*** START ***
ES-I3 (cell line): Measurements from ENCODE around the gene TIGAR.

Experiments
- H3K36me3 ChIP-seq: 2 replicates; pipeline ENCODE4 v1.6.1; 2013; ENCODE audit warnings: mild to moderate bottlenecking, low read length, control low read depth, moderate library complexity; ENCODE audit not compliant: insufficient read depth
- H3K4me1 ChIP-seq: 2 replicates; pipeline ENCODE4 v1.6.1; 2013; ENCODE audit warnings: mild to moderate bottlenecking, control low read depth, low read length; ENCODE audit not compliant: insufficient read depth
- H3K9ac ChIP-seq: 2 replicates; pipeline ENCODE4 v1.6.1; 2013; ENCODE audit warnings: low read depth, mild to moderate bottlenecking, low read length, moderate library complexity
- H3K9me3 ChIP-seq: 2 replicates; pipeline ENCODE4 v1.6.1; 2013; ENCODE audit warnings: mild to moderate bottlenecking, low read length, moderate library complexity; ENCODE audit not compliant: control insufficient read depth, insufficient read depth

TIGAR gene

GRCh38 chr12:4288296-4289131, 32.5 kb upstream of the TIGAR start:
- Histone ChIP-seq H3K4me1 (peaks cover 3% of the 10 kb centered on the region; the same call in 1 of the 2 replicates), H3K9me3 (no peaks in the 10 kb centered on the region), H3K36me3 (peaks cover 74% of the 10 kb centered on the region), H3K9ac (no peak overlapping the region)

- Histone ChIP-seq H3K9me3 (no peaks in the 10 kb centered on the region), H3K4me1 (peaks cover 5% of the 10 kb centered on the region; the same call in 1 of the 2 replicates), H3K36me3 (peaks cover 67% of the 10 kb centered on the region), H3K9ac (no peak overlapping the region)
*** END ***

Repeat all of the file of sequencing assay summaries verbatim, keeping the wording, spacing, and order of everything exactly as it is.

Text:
ES-I3 (cell line): Measurements from ENCODE around the gene TIGAR.

Experiments
- H3K36me3 ChIP-seq: 2 replicates; pipeline ENCODE4 v1.6.1; 2013; ENCODE audit warnings: mild to moderate bottlenecking, low read length, control low read depth, moderate library complexity; ENCODE audit not compliant: insufficient read depth
- H3K4me1 ChIP-seq: 2 replicates; pipeline ENCODE4 v1.6.1; 2013; ENCODE audit warnings: mild to moderate bottlenecking, control low read depth, low read length; ENCODE audit not compliant: insufficient read depth
- H3K9ac ChIP-seq: 2 replicates; pipeline ENCODE4 v1.6.1; 2013; ENCODE audit warnings: low read depth, mild to moderate bottlenecking, low read length, moderate library complexity
- H3K9me3 ChIP-seq: 2 replicates; pipeline ENCODE4 v1.6.1; 2013; ENCODE audit warnings: mild to moderate bottlenecking, low read length, moderate library complexity; ENCODE audit not compliant: control insufficient read depth, insufficient read depth

TIGAR gene

GRCh38 chr12:4288296-4289131, 32.5 kb upstream of the TIGAR start:
- Histone ChIP-seq H3K4me1 (peaks cover 3% of the 10 kb centered on the region; the same call in 1 of the 2 replicates), H3K9me3 (no peaks in the 10 kb centered on the region), H3K36me3 (peaks cover 74% of the 10 kb centered on the region), H3K9ac (no peak overlapping the region)

- Histone ChIP-seq H3K9me3 (no peaks in the 10 kb centered on the region), H3K4me1 (peaks cover 5% of the 10 kb centered on the region; the same call in 1 of the 2 replicates), H3K36me3 (peaks cover 67% of the 10 kb centered on the region), H3K9ac (no peak overlapping the region)